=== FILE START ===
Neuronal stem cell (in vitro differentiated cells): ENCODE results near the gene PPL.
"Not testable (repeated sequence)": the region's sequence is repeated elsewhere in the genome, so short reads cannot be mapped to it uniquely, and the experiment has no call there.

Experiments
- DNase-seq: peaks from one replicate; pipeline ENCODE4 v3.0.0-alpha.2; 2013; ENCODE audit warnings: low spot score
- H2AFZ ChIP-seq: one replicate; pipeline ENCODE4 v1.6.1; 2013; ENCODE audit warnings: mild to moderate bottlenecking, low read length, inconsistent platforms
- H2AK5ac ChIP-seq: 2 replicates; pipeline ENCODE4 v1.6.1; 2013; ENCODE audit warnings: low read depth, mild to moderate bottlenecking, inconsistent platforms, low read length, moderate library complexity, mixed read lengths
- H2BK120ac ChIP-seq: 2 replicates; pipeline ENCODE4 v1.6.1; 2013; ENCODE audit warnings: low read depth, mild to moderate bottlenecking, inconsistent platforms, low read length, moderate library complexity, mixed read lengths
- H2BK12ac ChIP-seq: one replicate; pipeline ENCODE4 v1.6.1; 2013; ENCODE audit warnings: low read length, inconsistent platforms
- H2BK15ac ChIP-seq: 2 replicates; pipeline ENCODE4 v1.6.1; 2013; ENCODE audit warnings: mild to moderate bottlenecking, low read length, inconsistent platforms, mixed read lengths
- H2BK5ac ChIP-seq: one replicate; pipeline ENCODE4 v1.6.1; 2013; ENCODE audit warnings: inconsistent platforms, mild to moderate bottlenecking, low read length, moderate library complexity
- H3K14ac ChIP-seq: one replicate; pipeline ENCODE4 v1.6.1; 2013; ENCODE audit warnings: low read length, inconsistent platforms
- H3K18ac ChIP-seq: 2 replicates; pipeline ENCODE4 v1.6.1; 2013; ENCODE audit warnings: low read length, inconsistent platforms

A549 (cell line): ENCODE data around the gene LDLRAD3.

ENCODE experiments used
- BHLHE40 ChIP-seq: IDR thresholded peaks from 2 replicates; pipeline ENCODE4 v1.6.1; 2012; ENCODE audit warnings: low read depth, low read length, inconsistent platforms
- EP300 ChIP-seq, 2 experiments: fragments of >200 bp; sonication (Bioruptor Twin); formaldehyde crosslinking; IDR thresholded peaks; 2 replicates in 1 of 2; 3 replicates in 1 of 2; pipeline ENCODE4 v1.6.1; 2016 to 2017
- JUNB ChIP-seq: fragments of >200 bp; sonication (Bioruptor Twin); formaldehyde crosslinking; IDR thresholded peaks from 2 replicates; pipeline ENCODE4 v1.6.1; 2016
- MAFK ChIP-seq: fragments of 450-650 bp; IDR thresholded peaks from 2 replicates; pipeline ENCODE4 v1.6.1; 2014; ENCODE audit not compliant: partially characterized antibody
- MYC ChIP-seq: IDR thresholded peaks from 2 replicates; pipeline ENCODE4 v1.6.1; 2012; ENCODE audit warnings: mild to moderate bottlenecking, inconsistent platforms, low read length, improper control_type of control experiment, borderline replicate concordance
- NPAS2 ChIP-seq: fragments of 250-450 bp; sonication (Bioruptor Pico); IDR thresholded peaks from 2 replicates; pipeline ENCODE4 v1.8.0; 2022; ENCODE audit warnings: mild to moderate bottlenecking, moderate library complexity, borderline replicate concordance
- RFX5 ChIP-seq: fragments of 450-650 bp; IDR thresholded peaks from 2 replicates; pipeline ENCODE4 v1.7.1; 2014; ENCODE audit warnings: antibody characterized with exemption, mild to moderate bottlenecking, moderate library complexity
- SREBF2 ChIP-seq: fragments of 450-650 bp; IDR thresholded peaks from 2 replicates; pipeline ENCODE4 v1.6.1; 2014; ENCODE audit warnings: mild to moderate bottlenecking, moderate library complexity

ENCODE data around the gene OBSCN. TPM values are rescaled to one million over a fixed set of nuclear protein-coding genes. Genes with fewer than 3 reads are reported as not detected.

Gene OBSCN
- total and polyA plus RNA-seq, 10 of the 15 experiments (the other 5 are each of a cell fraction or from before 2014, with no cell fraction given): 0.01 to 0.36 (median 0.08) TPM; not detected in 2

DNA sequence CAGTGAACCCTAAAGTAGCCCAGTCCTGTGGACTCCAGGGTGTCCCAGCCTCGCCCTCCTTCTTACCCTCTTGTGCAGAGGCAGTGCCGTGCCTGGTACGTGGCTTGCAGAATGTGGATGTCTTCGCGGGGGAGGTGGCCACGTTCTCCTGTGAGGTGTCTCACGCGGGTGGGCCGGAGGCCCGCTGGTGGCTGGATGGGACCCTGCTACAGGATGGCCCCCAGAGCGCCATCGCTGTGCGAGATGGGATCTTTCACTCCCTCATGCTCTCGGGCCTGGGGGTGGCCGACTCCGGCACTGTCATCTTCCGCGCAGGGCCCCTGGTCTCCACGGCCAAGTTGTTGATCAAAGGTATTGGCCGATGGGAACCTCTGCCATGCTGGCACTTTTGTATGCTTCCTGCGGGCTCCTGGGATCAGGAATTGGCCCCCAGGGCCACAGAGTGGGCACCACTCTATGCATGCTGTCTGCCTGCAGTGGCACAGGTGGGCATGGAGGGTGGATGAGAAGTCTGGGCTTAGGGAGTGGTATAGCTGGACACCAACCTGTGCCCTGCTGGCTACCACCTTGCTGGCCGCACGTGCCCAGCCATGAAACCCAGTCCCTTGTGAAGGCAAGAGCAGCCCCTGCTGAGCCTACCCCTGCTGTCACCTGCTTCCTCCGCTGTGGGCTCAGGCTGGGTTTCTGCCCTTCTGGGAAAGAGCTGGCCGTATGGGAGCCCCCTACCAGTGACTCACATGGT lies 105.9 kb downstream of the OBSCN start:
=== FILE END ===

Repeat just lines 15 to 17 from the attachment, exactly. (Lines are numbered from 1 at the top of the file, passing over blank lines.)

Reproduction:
- BHLHE40 ChIP-seq: IDR thresholded peaks from 2 replicates; pipeline ENCODE4 v1.6.1; 2012; ENCODE audit warnings: low read depth, low read length, inconsistent platforms
- EP300 ChIP-seq, 2 experiments: fragments of >200 bp; sonication (Bioruptor Twin); formaldehyde crosslinking; IDR thresholded peaks; 2 replicates in 1 of 2; 3 replicates in 1 of 2; pipeline ENCODE4 v1.6.1; 2016 to 2017
- JUNB ChIP-seq: fragments of >200 bp; sonication (Bioruptor Twin); formaldehyde crosslinking; IDR thresholded peaks from 2 replicates; pipeline ENCODE4 v1.6.1; 2016